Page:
The Biggest Innovations in Project Management History

What does the Great Wall of China, Parthenon, and Taj Mahal have in Common?
You would be correct if you answered “They were all built within the last 3,000 year.” But that’s just scratching the surface. These structures are impressive not only for their creativity, but also because of the systematic methods used in their construction. These methods have similar characteristics to modern project management.
That’s right. These historical monuments were all created at the same time.
They had project sponsors, business justification, project charters and project sponsors. They also followed the phases we now know as Project Management Process Groups and all nine PMBOK areas.
These structures are beautiful and should be appreciated, but modern innovations in project management history has simplified how we tackle similar mega-projects. We are no longer used to project timelines that span 20-276 years.
Projects were managed by engineers and architects until the 1900s. Since then, a lot has changed. Project management as we know today was largely formed in the last century. Let’s take a look at the most significant innovations in project management history, which have changed the way we work and shaped the industry.
Before 1958: Laying the Foundation
Project management was still a distant dream for Henry Gantt when the 20th century arrived. Gantt Chart, his name, was created in 1915 to show a project’s timeline. This bar chart shows quickly if a project has met its schedule, is ahead of schedule, and if it has fallen behind schedule. This chart is often included in modern project management software.
Fast forward to 1940s when Toyota engineers created the Kanban system to improve their manufacturing process. Kanban was not mainstreamed for 60 more years. What was the other happening? Notable projects at the time were:
1931-1936 Hoover Dam, completed on budget and two years ahead schedule with 5,200 workers
1933-1937 The Golden Gate Bridge
1942-1945 The Manhattan Project
1958-1979: The Birth of Modern Project Management
This phase of project management can be defined as technological innovation. In 1959, Xerox introduced its first copy machine. In 1969, the UNIX language was developed and Bill Gates founded Microsoft.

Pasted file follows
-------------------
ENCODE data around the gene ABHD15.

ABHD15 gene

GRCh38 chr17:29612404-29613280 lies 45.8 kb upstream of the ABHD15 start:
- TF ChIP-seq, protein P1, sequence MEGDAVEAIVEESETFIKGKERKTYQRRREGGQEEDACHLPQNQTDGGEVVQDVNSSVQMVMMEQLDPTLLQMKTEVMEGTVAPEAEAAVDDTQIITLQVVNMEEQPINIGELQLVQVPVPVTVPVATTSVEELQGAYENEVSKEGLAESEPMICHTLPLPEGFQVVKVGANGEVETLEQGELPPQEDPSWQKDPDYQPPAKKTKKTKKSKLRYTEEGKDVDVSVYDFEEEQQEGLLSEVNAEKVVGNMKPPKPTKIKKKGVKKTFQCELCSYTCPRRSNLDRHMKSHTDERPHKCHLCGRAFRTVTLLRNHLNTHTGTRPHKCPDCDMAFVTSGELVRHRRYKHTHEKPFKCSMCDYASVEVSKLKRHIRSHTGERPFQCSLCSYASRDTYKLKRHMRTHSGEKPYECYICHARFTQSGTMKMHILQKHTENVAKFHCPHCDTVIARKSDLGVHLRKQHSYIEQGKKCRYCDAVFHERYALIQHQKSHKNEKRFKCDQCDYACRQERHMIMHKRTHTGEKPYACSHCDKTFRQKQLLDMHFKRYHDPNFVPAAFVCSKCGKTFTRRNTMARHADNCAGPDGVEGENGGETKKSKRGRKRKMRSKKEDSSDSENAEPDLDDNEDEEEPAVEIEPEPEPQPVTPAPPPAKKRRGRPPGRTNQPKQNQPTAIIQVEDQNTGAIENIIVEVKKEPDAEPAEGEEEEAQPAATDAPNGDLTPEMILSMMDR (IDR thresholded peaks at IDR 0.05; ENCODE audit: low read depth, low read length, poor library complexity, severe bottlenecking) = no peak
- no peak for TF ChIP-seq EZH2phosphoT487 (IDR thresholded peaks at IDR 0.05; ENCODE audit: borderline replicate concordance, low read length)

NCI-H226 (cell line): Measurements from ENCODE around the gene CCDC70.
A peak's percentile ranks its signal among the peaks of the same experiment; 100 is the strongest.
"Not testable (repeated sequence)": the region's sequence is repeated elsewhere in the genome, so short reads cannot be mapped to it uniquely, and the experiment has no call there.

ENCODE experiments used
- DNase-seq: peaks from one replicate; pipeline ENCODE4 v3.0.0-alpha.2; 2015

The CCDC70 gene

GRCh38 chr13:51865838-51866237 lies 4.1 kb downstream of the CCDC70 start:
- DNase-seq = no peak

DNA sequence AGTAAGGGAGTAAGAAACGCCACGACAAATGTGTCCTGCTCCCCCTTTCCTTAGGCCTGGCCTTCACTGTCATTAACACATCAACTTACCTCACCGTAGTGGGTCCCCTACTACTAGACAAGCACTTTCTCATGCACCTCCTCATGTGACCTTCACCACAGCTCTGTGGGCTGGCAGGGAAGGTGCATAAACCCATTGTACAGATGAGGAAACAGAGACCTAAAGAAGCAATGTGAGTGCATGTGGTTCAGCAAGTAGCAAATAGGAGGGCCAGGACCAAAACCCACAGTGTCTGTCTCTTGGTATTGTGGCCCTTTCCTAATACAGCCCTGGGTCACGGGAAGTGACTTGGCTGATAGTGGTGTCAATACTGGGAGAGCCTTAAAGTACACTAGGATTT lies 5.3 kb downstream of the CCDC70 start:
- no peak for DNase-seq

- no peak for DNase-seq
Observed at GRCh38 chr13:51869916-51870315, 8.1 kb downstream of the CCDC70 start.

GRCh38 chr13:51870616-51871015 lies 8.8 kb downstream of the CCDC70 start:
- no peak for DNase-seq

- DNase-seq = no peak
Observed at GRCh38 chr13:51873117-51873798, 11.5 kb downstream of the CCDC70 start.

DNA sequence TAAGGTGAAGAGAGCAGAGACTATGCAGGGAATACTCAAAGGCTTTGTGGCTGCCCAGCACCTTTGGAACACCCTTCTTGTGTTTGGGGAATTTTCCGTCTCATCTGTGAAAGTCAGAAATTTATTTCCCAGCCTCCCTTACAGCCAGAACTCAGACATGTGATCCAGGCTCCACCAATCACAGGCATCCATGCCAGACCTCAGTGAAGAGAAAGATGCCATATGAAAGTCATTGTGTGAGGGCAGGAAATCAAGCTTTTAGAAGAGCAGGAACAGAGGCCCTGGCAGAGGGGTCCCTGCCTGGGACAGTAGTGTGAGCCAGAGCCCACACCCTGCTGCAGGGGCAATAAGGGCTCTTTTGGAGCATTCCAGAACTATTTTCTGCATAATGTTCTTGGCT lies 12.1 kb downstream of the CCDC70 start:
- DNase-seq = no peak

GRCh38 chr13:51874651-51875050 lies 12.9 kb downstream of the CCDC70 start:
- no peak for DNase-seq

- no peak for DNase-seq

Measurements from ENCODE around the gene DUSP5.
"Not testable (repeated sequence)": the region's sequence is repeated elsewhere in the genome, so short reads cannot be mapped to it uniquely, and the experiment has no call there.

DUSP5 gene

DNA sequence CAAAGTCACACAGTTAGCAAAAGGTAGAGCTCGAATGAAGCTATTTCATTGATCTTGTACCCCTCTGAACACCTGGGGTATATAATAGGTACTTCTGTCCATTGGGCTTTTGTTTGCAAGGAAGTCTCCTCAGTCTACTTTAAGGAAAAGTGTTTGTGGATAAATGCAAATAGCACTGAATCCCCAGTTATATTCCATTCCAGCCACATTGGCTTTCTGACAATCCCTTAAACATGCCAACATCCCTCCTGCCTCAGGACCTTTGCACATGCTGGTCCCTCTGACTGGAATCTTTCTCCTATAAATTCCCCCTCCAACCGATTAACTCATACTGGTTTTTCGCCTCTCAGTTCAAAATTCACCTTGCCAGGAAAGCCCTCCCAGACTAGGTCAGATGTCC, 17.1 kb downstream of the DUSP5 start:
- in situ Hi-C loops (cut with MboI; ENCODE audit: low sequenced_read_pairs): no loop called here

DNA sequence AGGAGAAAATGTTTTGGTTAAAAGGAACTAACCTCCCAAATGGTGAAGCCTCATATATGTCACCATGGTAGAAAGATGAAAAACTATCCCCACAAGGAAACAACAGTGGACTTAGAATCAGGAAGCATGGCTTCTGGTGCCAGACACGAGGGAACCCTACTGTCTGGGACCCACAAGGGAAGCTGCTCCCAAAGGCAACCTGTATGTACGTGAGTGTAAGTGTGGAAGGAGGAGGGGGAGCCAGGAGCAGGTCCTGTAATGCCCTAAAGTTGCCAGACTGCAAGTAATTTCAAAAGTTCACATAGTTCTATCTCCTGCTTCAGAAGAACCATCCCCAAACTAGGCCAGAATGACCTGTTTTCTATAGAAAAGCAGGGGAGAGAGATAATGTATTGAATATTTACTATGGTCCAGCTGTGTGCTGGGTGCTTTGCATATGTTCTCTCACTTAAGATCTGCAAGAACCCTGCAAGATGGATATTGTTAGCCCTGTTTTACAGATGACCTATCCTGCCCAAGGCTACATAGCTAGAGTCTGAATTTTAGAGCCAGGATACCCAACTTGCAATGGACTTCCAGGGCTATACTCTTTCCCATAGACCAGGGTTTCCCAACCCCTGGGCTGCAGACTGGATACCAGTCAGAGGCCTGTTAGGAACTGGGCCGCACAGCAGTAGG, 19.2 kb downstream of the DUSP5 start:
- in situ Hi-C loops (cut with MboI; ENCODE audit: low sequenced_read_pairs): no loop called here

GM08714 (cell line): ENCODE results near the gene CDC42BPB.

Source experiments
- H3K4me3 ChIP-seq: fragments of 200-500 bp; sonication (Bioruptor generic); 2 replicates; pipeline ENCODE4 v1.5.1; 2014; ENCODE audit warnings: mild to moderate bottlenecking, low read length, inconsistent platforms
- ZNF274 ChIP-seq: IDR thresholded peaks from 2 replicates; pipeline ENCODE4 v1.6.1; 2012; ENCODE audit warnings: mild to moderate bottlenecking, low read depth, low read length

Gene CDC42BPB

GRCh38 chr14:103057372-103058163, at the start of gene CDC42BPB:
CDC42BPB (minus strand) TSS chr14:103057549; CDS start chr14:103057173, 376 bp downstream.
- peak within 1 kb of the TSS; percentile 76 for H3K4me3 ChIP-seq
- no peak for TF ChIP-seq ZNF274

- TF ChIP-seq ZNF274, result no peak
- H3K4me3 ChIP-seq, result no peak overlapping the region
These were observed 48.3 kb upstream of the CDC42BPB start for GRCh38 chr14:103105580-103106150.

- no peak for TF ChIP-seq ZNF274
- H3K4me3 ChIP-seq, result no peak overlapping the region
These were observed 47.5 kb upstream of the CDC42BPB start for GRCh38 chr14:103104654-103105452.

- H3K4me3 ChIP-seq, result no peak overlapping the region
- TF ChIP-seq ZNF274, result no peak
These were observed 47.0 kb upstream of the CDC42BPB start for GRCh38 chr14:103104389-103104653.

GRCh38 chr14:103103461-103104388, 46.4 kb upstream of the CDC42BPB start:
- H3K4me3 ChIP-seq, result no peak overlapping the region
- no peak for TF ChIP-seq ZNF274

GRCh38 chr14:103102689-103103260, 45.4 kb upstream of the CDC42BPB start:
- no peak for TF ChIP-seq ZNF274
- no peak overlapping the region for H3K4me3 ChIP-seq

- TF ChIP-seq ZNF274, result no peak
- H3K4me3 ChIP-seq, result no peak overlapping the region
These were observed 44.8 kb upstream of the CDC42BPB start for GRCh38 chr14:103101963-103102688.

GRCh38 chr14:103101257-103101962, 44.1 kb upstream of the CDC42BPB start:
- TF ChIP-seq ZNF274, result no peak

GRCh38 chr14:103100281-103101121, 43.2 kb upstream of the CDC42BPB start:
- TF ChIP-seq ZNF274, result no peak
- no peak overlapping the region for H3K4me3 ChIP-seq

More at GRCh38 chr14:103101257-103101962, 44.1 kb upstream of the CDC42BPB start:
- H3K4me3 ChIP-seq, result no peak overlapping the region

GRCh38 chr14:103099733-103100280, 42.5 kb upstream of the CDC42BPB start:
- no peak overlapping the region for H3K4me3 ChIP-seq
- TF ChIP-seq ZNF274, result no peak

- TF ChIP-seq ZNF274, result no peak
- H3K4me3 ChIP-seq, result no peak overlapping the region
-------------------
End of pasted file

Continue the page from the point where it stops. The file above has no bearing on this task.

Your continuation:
The International Project Management Association (IPMA), and the Project Management Institute(PMI) were founded during this time, which legitimized project management as a discipline. Several core tools for project management were also introduced, including an early instant messaging system and email software. In 1977, Artemis and Oracle were the first companies to create project management software. Scitor Corporation followed in 1979.
Some notable projects from that time include:
1956-1961 Polaris Missile Project (with the help of CPM/PERT methodologies
1963-1972 Apollo Project: NASA successfully led six missions that explored the moon
1963-1972 ARPANET (the technical basis of the Internet) was established. The concept of an “Intergalactic Computer Network” was well in progress.
1980-1994: The Rugby Approach
Scrum was first introduced in 1986 as a method of project management. This flexible and holistic approach to product development strategy has been named after the sports term, and is still relevant today, especially in software development.
Computer-based tools for scheduling were created during this phase. The first commercial instant messaging system was also available. People moved from mainframe computers to personal computers and were able to manage complex project schedules electronically. Project management software for the PC became more widely available, making it easier to manage project schedules digitally.
Some notable projects from that time include:
1989-1991 The Channel Tunnel, built to overcome the barriers imposed by b